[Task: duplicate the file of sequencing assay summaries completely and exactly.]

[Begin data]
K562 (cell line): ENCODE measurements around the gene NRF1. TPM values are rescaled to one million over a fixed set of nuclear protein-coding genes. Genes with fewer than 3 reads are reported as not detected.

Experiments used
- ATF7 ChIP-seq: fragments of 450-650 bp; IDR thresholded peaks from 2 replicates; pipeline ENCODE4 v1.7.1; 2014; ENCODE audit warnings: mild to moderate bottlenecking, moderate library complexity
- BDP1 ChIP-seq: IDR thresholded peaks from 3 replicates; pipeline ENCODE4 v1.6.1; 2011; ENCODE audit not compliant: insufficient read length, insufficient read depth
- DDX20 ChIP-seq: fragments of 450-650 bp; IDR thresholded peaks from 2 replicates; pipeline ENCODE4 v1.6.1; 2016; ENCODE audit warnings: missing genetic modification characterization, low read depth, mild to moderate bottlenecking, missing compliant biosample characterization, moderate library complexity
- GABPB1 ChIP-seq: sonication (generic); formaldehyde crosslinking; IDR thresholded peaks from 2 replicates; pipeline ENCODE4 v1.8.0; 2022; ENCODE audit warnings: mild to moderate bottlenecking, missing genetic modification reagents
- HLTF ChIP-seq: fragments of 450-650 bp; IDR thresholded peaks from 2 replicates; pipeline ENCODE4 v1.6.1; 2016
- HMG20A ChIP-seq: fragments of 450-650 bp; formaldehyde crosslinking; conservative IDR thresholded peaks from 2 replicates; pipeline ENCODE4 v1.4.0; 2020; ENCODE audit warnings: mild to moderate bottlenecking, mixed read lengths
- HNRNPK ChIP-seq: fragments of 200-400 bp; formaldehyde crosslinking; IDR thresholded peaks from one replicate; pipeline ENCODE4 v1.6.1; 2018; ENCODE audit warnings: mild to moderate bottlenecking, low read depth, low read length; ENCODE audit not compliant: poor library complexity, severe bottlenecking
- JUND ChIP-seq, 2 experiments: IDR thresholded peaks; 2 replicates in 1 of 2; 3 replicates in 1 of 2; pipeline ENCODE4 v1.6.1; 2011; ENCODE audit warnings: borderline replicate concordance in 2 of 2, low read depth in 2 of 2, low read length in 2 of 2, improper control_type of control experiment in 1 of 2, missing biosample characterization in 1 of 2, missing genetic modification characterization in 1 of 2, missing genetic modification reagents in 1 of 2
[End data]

K562 (cell line): ENCODE measurements around the gene NRF1. TPM values are rescaled to one million over a fixed set of nuclear protein-coding genes. Genes with fewer than 3 reads are reported as not detected.

Experiments used
- ATF7 ChIP-seq: fragments of 450-650 bp; IDR thresholded peaks from 2 replicates; pipeline ENCODE4 v1.7.1; 2014; ENCODE audit warnings: mild to moderate bottlenecking, moderate library complexity
- BDP1 ChIP-seq: IDR thresholded peaks from 3 replicates; pipeline ENCODE4 v1.6.1; 2011; ENCODE audit not compliant: insufficient read length, insufficient read depth
- DDX20 ChIP-seq: fragments of 450-650 bp; IDR thresholded peaks from 2 replicates; pipeline ENCODE4 v1.6.1; 2016; ENCODE audit warnings: missing genetic modification characterization, low read depth, mild to moderate bottlenecking, missing compliant biosample characterization, moderate library complexity
- GABPB1 ChIP-seq: sonication (generic); formaldehyde crosslinking; IDR thresholded peaks from 2 replicates; pipeline ENCODE4 v1.8.0; 2022; ENCODE audit warnings: mild to moderate bottlenecking, missing genetic modification reagents
- HLTF ChIP-seq: fragments of 450-650 bp; IDR thresholded peaks from 2 replicates; pipeline ENCODE4 v1.6.1; 2016
- HMG20A ChIP-seq: fragments of 450-650 bp; formaldehyde crosslinking; conservative IDR thresholded peaks from 2 replicates; pipeline ENCODE4 v1.4.0; 2020; ENCODE audit warnings: mild to moderate bottlenecking, mixed read lengths
- HNRNPK ChIP-seq: fragments of 200-400 bp; formaldehyde crosslinking; IDR thresholded peaks from one replicate; pipeline ENCODE4 v1.6.1; 2018; ENCODE audit warnings: mild to moderate bottlenecking, low read depth, low read length; ENCODE audit not compliant: poor library complexity, severe bottlenecking
- JUND ChIP-seq, 2 experiments: IDR thresholded peaks; 2 replicates in 1 of 2; 3 replicates in 1 of 2; pipeline ENCODE4 v1.6.1; 2011; ENCODE audit warnings: borderline replicate concordance in 2 of 2, low read depth in 2 of 2, low read length in 2 of 2, improper control_type of control experiment in 1 of 2, missing biosample characterization in 1 of 2, missing genetic modification characterization in 1 of 2, missing genetic modification reagents in 1 of 2